John Hawkes’s Award-Worthy Turn in ‘The Sessions’ and His Wild Ride to Stardom
John Hawkes wasn’t supposed to be a leading man.
With his squinty eyes, pronounced nose, and scraggy build, he found himself being typecast as various lowlife hoods, from a liquor store clerk who gets lit on fire and showered with bullets by a tattooed George Clooney in From Dusk ‘Til Dawn to a sketchy mugger in the oft-derided Shaquille O’Neal star vehicle, Steel.
Then, at the age of 51, something crazy happened to him.
Winter’s Bone, a tiny independent film made for $2 million, was released in 2010. Centered on an abandoned teenage girl (Jennifer Lawrence) forced to navigate the seedy meth underworld of the Ozarks in search of her missing father, the movie was the belle of the 2011 Oscars ball, racking up four Academy Award nominations, including Best Picture, Best Adapted Screenplay, Best Actress (Lawrence), and a Best Supporting Actor Oscar nod for Hawkes, who spooked audiences as Lawrence’s imposing Uncle Teardrop. In arguably the film’s most memorable moment, a shotgun-wielding Teardrop squares off with the local sheriff after he’s stopped on the side of the road, coolly stating, “Is this gonna be our time?” And his performance impressed Steven Spielberg so much that he not only personally congratulated, but cast Hawkes in a small part in his upcoming epic, Lincoln.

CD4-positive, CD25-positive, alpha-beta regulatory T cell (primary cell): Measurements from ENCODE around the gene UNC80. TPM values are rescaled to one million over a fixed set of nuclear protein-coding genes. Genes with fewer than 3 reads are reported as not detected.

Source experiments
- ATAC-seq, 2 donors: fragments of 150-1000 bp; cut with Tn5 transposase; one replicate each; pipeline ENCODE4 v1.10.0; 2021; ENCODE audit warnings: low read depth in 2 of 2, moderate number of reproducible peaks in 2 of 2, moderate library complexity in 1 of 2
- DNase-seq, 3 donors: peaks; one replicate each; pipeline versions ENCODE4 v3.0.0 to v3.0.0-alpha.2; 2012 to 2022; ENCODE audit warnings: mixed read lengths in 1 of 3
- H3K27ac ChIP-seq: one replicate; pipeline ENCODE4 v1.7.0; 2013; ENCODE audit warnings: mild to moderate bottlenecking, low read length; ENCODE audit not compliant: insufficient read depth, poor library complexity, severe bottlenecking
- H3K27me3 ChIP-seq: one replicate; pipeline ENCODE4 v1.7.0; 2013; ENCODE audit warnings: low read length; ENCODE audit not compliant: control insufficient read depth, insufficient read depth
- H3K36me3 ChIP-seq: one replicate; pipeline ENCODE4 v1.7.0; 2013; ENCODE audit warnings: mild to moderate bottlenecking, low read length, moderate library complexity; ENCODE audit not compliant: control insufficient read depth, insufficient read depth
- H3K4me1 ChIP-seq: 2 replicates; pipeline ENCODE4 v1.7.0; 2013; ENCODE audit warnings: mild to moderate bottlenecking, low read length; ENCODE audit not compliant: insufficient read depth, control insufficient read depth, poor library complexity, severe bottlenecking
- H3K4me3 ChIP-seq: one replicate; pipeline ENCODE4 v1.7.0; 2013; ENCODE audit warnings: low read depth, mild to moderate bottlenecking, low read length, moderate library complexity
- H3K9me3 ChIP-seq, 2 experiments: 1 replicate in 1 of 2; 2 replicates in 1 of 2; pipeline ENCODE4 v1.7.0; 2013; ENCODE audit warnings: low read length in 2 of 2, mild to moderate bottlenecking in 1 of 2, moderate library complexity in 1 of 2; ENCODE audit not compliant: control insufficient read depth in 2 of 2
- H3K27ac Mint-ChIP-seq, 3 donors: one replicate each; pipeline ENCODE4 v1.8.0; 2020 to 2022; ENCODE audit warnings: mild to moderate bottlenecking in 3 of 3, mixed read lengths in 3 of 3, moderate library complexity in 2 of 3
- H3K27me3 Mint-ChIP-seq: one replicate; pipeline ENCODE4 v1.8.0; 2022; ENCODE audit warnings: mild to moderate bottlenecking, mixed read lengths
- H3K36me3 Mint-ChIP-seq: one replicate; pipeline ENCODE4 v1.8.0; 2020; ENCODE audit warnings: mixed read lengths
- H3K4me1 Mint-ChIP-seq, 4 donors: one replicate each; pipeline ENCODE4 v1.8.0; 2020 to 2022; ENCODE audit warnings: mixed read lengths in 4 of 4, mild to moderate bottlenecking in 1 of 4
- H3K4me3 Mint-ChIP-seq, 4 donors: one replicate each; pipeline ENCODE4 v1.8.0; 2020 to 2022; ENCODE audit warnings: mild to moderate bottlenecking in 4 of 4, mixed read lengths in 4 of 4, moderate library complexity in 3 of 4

“To be invited to [the Oscars] is a huge thing for anyone and a dream come true on some level, but it wasn’t something that was very important to me when I was making theater,” he says. “It’s been a long journey but if you told me when I was a kid that I’d even be on an episode of a TV show I’d have been over the moon.”
In The Sessions, opening Friday, Hawkes has finally emerged as not only a bona fide leading man, but a charming, romantic lead. He plays Mark O’Brien—a real-life, polio-stricken poet confined to an iron lung who hires a sex surrogate, played by Helen Hunt, to help him lose his virginity. Directed by Ben Lewin, the film was the toast of the 2012 Sundance Film Festival where it won numerous awards and was scooped up by Fox Searchlight for $6 million—the fest’s priciest acquisition. And Hawkes’s performance was so captivating it had awards pundits throwing around the word “Oscar”—in January.
“When I saw Winter’s Bone I thought, ‘What? This creepy old guy?’” said Lewin. “After spending a couple of hours with him, I didn’t have any doubt that he would bring something extraordinary to it. Innately, he’s much more like the Mark O’Brien character—very wry, witty, and warm-hearted. It is strange how people sometimes get cast as the bad guy.”